We went foraging this weekend for blackberries and were lucky. This is the first cake I made in our new home, our new kitchen and in a new oven. It's a gas oven and I will surely need some time to get used to and to bond with. Quite a special relationship between a baker and his/her oven, right?
And with a newborn in the house there is just no time to bake. On some days it's a struggle to find the time to cook (so blessed are frozen and canned foods these days!) and I can be lucky if it's still hot when I come to eat it. So making a cake is somewhat a luxury now that I cherish and it tasted even sweeter.

100ml vegetable oil
125g brown sugar
4 eggs
200g flour
2 tsp baking powder
1 lemon (juice and zest)
pinch of salt
100g caster sugar
Preheat oven to 175-195°C. Separate the yolk and white of 3 of the 4 eggs. Mix the oil and brown sugar with a hand held blender, add the one egg and 3 yolks, salt, lemon juice and zest and beat until pale. Mix the baking powder and the flour and sift, gently adding to the mixture. Pour into a baking tin and bake for about 30 minutes. Sprinkle the blackberries on top and bake for another 20 minutes and take out of the oven. Reduce the temperature of the oven to 125°C. To make the meringue whisk the 3 egg whites in a metal bowl until they start to form peaks and add the sugar. Beat some more until stiff and glossy. Now spread over the slightly cooled cake and put back in the oven to bake for another 45 minutes to an hour. The meringue topping should be golden on the outside and have a nice crunch to it.

Wednesday, 1 August 2012



 Berry colours and delicious rose water panna cotta

Thursday, 28 June 2012

Rose water and saffron ice cream

Apart from a couple of days we have not had much of a summer here in Britain this year. Lots of rain, mostly cloudy grey days and mild temperatures all round. Maybe I can persuade summer to come with this dessert. And if not then let's just pretend with flavours and colours inspired by a summer garden. I Scream, You Scream, We All Scream for Ice Cream!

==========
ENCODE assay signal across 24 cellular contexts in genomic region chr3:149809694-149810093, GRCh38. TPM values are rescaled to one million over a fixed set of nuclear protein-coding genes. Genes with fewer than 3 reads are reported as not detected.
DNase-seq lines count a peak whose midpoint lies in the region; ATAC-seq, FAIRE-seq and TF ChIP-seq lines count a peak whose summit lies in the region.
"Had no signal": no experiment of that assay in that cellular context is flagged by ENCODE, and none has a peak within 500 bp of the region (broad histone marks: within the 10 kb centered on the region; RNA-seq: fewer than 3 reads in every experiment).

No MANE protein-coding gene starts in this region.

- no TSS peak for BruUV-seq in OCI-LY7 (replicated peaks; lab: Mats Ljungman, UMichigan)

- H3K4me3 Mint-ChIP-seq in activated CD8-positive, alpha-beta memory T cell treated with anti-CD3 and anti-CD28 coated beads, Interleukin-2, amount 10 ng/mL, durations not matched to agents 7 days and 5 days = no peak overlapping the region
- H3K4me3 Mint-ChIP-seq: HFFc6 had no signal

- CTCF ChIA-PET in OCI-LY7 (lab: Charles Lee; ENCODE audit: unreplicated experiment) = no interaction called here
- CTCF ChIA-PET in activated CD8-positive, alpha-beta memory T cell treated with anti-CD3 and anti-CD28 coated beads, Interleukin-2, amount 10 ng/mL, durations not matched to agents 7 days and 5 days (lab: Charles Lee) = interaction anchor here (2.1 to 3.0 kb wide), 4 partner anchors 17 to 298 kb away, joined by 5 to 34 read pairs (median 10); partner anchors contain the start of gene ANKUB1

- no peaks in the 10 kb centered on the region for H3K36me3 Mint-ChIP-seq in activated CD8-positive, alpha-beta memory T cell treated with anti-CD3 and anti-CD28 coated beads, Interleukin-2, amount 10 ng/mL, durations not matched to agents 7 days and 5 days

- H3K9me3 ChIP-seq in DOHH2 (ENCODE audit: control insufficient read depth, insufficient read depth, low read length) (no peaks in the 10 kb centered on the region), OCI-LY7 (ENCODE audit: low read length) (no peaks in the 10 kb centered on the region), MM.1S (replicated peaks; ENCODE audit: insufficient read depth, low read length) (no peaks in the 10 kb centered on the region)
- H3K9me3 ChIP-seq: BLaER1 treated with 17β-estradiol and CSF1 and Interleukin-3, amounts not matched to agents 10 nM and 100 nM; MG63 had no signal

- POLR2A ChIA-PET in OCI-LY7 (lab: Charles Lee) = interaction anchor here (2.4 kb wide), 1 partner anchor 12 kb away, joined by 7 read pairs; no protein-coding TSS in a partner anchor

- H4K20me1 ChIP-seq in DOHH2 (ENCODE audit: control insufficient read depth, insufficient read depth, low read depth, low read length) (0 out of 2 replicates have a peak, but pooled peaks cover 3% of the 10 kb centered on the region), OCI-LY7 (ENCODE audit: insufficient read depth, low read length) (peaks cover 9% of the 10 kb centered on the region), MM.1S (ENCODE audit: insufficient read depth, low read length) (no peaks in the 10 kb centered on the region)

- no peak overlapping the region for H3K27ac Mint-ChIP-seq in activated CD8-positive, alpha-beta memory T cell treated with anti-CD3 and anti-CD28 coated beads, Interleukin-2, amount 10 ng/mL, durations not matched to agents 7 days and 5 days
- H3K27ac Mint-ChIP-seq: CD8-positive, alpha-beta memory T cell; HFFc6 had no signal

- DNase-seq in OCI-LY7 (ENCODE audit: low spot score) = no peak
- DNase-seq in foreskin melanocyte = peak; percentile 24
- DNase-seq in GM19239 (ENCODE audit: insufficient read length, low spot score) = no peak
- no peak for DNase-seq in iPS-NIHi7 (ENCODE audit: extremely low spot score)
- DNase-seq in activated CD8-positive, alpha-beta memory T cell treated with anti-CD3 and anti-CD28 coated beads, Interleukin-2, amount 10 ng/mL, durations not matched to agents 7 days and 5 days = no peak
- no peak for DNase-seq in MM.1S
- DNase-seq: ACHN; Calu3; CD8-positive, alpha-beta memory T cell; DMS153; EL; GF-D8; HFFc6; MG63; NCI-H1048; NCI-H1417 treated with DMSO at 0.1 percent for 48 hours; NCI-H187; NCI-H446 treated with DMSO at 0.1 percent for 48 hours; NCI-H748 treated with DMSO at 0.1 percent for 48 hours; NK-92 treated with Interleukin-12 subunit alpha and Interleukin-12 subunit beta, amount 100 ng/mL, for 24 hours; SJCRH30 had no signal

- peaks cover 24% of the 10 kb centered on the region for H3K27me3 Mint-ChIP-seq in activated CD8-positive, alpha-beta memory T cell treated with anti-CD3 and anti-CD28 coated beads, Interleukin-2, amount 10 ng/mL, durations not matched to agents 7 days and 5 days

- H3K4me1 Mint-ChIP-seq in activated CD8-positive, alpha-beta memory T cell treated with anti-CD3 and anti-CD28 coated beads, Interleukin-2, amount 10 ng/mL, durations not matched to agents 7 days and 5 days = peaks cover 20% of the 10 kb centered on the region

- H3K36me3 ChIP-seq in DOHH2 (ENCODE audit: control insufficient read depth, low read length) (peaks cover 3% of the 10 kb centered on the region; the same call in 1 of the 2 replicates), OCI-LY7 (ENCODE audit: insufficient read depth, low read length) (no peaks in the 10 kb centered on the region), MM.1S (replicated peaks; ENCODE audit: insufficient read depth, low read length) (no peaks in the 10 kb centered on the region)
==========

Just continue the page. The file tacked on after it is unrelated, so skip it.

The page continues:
The flavour combination is classic Persian: saffron, rose and pistachio. As rosewater is not to everyones taste I am a bit vague in the recipe with the quantities as I leave it up to you to find the right intensity to suit your palette. Just start with a tablespoon, mix and taste and keep adding and tasting until its right. Same goes for the saffron. Just remember that flavours get less intense when frozen to ice cream. I also didn't use that much cream but yoghurt to make it slightly lighter but cream will make it more sumptuous so feel free to adjust the quantities. The recipe is for 4-8 people depending on portion size.


For the rosewater ice cream:
350ml yoghurt
150ml single cream
3-5 tbsp sugar
rose water to taste

For the saffron ice cream:
350ml yoghurt
150ml single cream
3-5 tbsp sugar
good pinch of ground saffron

handful of crushed pistachios

For both recipes mix the yoghurt and cream with the sugar until dissolved and add your flavouring. If you have saffron strands use just a pinch and try to grind with a sugar cube or mini pestle and mortar. Chill the mixture in the fridge, then place in the ice cream maker for about 10-15 minutes or according to instructions for your machine. You will have to do two batches so factor in an extra day if you plan to serve both together. You can make one the night before, freeze and do the second batch fresh on the day/night you want to serve it.

Wednesday, 27 June 2012

TURKEY: Istanbul interiors

Another post with impressions from Istanbul, this time of Topkapi palace and its beautiful blue and white tiles. Some designs combine traditional Ottoman arabesque patterns with Chinese elements.

Thursday, 7 June 2012

TURKEY: Istanbul (Street) food

If you have followed us on our trip through Asia last year you will have noticed our obsession with street food. In Istanbul we spotted lots of different vendors selling anything from freshly squeezed juice to sweets and tea and pastry. You'll maybe notice the little carts with the red and white stripy fabric first.

They are licensed to the respective borough and sell either one of the following three items or a combination:

Simit (tasty sesame bread ring) and other pastry/bread type snacks

Roasted chestnuts

Grilled corn and roasted chestnuts

There are also plenty of non-licensed carts with a variety of products and one that caught our eye was sahlep.

It's typically drunk in the colder months and goes back to the Ottoman Empire. It is creamy and based on a mix of different spices and served hot with a generous sprinkle of cinnamon on top.

Another Turkish classic I need to mention is Boza Vefa and if you are in Istanbul you have to try it. The one we went to is a popular tourist attraction in it's won right: Vefa Bozacisi.

It's a cold drink made from a fermented bulgur and it is served with cinnamon and roasted chickpeas (Leblebi in Turkish, though you have to get yours from the shop over the road). It is rich in carbohydrates and vitamins.

Tuesday, 8 May 2012

TURKEY: Istanbul

Time to share some holiday pictures with you. Istanbul is a great city, rich in culture and fantastic if you want to eat good hearty food. We stayed for a long weekend and managed to see all major sights without hassle due to the close proximity but you can easily stay longer and explore the only city in the world simultaneously situated on two continents - Europe and Asia.